But the riots at Holman were as predictable as boiling water. So predictable, in fact, that the prison may have been understaffed because guards sensed violence was coming, and stayed home to avoid it – in the process making riots even more likely. On the day of the riots there were only 17 guards overseeing 991 prisoners.
“Pressure builds in prisons,” said attorney Lisa Graybill, who heads the Southern Poverty Law Center’s incarceration analysis. Until it boils over, she said, and it forces society to face it.
The last real reckoning came in the 1960s, when lawsuits in numerous states forced prison reform across the country. That’s when the William C Holman correction facility was built, meant to be a model of advancement compared with the nearly medieval conditions of prisons past.
The first warden at Holman was Novy Lee Hale, who toured the prison with his granddaughter, Teresa, as it was being built.
“I remember going through while it was under construction,” she said recently. The prison sits on a vast tract of cotton and peanut farmland, surrounded by two wire fences and six guard towers. “It seemed just massive,” she said.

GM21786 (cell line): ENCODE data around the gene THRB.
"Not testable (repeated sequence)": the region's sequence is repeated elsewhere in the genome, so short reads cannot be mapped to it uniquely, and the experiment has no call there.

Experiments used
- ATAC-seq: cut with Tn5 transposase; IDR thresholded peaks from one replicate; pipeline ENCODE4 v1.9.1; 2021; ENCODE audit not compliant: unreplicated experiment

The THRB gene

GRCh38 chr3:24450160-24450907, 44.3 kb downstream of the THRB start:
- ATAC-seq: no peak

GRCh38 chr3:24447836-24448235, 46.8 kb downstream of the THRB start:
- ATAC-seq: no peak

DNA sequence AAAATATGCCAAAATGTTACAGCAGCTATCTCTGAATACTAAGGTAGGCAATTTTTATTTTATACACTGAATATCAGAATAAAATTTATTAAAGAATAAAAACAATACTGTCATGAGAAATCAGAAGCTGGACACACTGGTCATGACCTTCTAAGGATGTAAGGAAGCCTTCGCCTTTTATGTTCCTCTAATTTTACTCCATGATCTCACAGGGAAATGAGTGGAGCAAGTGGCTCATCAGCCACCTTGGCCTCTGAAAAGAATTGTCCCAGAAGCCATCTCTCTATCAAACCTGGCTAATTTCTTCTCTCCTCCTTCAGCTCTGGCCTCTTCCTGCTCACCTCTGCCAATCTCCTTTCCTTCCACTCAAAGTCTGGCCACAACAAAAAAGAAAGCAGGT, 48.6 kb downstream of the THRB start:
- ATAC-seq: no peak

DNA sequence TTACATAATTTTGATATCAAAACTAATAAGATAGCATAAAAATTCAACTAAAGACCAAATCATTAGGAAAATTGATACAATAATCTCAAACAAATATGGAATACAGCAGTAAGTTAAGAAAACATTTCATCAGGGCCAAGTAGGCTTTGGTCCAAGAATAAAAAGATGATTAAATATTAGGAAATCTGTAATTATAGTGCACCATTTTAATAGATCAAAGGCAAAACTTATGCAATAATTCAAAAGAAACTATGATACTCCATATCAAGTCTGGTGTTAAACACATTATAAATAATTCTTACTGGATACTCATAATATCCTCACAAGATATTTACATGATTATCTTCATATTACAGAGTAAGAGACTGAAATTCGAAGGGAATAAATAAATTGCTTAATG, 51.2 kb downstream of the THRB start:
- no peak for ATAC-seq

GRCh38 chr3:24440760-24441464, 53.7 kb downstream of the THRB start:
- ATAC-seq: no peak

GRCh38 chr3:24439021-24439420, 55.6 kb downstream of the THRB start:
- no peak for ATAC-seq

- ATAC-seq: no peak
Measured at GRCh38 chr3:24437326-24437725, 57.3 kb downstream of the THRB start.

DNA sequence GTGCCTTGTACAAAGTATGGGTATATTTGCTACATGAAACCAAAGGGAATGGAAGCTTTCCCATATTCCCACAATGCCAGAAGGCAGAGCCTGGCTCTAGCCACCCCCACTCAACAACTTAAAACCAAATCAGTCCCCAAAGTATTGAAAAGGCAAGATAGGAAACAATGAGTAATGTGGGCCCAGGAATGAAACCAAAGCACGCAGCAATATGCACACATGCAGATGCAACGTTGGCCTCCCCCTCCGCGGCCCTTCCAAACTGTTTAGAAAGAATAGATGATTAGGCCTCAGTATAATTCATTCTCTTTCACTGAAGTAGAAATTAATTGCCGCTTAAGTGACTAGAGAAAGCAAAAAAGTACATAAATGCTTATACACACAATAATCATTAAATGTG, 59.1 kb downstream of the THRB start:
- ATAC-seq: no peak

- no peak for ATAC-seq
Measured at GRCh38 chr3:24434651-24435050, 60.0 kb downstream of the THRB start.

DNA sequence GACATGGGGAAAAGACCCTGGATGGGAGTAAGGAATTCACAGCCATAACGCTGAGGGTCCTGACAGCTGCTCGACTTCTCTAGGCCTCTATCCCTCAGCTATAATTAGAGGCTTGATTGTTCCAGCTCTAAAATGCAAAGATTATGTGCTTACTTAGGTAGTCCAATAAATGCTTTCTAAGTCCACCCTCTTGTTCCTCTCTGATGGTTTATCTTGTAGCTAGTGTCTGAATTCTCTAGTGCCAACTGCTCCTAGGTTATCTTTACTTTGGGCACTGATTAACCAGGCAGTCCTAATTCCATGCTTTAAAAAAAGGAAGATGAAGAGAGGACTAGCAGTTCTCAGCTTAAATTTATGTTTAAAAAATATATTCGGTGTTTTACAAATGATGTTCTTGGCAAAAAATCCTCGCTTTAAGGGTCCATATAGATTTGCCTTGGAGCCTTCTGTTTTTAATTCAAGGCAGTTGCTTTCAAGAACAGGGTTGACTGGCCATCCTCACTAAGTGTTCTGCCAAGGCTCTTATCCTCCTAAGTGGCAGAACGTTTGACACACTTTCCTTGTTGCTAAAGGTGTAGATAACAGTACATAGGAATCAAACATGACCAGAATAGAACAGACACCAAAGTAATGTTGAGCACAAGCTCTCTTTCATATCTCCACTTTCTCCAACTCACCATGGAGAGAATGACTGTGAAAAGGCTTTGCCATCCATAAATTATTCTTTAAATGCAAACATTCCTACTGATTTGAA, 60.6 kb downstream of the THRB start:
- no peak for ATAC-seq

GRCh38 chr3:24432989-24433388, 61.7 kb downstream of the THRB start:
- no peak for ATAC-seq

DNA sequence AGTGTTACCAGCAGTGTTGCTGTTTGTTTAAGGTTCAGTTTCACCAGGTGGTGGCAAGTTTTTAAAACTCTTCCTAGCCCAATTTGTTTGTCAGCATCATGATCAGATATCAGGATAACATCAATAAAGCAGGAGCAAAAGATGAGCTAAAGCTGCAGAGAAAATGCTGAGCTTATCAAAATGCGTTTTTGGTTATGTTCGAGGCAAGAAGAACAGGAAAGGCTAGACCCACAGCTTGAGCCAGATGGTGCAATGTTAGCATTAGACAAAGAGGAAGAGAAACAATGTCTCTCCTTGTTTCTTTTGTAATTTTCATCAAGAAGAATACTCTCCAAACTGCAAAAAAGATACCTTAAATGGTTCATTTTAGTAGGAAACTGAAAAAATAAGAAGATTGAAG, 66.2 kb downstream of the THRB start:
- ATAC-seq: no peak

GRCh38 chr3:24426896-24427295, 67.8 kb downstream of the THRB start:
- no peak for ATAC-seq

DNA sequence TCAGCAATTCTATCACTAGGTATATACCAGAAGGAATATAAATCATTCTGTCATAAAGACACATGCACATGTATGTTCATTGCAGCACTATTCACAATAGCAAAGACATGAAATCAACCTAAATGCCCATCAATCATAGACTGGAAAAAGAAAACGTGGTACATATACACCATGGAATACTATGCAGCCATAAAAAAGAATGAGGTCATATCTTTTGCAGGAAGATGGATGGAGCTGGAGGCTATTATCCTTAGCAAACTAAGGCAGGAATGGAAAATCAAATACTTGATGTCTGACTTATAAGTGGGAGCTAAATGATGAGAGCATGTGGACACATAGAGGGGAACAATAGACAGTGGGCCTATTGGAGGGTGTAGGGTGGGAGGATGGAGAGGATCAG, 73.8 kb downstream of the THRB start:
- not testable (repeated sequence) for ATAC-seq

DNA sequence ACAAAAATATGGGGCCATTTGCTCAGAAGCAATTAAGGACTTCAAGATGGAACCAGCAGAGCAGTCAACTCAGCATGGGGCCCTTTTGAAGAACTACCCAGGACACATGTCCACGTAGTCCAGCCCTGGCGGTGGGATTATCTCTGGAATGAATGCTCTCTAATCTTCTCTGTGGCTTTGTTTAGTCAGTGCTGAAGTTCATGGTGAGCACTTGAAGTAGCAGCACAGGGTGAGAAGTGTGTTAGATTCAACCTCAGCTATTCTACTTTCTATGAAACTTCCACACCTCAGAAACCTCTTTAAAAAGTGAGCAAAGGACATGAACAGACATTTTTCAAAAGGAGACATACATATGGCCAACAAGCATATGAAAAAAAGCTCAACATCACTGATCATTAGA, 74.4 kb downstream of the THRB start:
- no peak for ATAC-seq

In the 1980s, though, as the war on drugs escalated, the prison seemed to shrink. “There was a sentencing binge,” said Graybill, the SPLC prisons expert. The trouble was, like elsewhere in the country, authorities didn’t expand the prison to accommodate longer sentences and a rush of inmates on minor charges.
Gradually, Alabama developed into the nation’s most overcrowded prison system. Horton, the state’s prisons spokesman, said on the day of the Facebook leak, Holman’s 991 prisoners were stuffed into a facility designed for 637. Those 991 inmates include some of the state’s most desperate convicts; Holman hosts the state’s executions, and most of its death row inmates.